Sound a bit harsh? Perhaps. But if this theory is right, it could also be a major breakthrough.
THE POWER OF THREATS
Thanks to education reformers such as former D.C. schools chancellor
Michelle Rhee, many of us are now familiar with the idea of merit pay -- the notion that teachers' earnings should be tied to their students'
success. Unions have pushed back hard against the idea. In terms of
public policy, it often translates into handing out year-end bonuses to
instructors who get the best results, with the hope that the promise of a
larger paycheck will motivate them to work harder when they're up in
front of the chalkboard.
But Levitt, Fryer and Co. argue that
there's a serious problem with merit pay. So far, they say, there's been
scant evidence that it actually works. Studies of teacher incentive
programs in Tennessee and New York City failed to find any signs that
they improved student learning. In the New York experiment, which
Harvard's Fryer conducted, the impact may have even been detrimental.
loss aversion. The authors theorized that instead of offering a
lump-sum bonus to teachers come summertime, it might be more effective
to give instructors money upfront, then warn them that they would have
to pay it back if their students didn't hit the proper benchmarks.
Rather than tap into teachers' ambition, they'd tap into their anxiety.
test their idea, the authors designed an experiment for the 2010-2011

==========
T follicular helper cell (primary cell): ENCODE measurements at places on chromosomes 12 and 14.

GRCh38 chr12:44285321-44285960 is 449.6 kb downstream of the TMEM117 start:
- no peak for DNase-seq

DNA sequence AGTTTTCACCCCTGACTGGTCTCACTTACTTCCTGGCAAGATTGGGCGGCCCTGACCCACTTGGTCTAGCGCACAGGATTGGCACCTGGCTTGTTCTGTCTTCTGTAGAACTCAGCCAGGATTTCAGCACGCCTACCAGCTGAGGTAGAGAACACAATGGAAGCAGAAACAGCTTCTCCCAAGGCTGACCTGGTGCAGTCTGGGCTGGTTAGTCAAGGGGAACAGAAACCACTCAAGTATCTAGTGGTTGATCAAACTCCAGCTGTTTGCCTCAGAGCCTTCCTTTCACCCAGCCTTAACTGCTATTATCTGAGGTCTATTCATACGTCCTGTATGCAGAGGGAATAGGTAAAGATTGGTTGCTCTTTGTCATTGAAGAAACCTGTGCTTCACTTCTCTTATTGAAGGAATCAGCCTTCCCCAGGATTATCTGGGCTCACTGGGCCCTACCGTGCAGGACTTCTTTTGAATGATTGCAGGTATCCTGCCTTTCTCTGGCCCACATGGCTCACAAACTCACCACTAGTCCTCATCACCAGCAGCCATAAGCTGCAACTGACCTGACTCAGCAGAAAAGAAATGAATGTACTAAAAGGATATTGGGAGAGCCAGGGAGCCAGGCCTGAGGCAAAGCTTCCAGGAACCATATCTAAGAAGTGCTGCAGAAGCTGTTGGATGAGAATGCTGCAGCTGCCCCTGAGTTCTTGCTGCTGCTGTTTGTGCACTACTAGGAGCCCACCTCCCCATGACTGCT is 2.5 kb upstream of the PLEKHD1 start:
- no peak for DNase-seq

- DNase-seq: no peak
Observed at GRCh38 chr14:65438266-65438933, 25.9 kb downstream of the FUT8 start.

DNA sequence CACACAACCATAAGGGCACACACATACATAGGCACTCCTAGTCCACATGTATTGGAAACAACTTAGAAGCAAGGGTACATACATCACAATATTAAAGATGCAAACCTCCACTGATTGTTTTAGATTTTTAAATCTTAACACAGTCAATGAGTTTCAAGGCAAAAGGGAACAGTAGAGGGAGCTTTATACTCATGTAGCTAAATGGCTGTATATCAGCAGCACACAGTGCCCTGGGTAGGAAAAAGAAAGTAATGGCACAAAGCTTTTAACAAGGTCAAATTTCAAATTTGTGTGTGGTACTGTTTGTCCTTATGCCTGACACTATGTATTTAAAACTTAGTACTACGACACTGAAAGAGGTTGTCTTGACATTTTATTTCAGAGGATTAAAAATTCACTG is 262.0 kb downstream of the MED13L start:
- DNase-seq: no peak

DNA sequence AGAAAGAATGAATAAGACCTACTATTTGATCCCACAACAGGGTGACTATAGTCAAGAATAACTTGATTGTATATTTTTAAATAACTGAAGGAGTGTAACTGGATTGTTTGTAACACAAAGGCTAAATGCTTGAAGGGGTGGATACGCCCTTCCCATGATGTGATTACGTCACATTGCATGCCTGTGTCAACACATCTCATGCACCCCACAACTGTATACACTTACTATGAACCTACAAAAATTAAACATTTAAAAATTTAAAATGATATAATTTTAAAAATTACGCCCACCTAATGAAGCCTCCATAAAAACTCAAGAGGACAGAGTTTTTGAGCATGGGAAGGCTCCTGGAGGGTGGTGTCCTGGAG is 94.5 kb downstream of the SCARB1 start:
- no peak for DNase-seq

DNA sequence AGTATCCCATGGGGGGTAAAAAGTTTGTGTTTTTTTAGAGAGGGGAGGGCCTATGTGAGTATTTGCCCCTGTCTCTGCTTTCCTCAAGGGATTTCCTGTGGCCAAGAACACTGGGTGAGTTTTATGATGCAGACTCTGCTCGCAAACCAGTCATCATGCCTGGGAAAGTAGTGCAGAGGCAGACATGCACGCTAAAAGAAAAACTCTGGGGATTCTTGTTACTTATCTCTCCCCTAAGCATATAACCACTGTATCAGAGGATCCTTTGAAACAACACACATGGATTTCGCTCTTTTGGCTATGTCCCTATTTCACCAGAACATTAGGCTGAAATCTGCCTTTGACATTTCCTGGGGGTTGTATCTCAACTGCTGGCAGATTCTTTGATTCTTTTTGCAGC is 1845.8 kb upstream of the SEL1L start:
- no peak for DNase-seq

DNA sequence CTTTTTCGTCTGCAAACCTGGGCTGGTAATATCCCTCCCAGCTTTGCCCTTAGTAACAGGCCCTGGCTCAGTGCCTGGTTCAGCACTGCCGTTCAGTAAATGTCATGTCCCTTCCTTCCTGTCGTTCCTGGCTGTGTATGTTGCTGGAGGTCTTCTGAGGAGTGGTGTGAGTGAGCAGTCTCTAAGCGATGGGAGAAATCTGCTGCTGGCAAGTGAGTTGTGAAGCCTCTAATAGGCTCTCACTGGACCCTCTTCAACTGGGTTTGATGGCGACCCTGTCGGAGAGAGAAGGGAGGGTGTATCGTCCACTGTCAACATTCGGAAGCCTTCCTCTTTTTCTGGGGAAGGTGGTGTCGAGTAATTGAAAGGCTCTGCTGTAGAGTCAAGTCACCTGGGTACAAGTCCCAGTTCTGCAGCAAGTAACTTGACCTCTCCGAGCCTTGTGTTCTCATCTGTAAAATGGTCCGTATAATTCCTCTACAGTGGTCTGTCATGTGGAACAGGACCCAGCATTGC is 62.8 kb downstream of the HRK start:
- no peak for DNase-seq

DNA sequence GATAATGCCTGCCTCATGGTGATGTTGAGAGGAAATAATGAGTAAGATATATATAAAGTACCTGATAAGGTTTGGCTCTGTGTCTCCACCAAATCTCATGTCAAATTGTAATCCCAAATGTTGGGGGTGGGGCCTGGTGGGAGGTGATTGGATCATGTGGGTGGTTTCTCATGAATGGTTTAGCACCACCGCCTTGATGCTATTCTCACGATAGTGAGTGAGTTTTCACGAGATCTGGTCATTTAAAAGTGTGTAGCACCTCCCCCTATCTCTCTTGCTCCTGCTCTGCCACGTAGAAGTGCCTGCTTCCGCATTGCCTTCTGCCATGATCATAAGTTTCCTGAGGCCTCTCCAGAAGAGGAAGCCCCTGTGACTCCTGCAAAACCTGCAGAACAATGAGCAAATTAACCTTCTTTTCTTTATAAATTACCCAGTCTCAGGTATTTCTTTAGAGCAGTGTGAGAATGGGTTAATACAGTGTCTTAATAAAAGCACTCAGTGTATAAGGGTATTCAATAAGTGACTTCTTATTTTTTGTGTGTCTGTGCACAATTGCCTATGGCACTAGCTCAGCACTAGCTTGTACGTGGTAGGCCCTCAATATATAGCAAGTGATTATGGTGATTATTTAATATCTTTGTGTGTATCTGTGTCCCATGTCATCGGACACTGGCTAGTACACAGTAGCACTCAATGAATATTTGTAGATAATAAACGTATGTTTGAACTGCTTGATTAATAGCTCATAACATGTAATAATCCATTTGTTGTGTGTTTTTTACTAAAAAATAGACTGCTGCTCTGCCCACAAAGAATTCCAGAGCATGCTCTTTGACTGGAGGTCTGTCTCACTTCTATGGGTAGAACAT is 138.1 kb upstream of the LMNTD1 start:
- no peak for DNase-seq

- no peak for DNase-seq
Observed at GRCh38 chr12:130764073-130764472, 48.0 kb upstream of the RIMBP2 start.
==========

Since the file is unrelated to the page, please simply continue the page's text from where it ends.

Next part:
school year involving 150 K-8 teachers from Chicago Heights, a
low-income community in Illinois. The instructors were randomly assigned
to a control group or one of two main bunches, which I'll shorthand as the "winners" and the
"losers." The winners agreed to work under a traditional year-end bonus
structure, where they could make up to $8,000 extra based on their
students' standardized test scores. The losers were given $4,000 off the
bat and informed that if their students' turned in below-average
results, they'd have to pay a portion of it back commensurate with just
how poor their scores were. On the flip side, an above-average
performance could earn them additional bonus money, up to the full
The authors then divided the winners and losers again so
that some teachers would be rewarded based on their results as teams of two,
and others would be rewarded based on their results as individuals.
vacation time, the losers had won. In math, paying teachers a year-end
bonus had no statistically significant effect. When teachers had money
to lose, though, their students over performed. The impact was large --
the equivalent of improving a teacher's skills by one full standard
deviation -- and the pattern held whether teachers were compensated as a
team or as individuals. The authors' data on reading scores turned
out to be shakier, since most students ultimately had more than one
instructor working with them on language skills, but it indicated a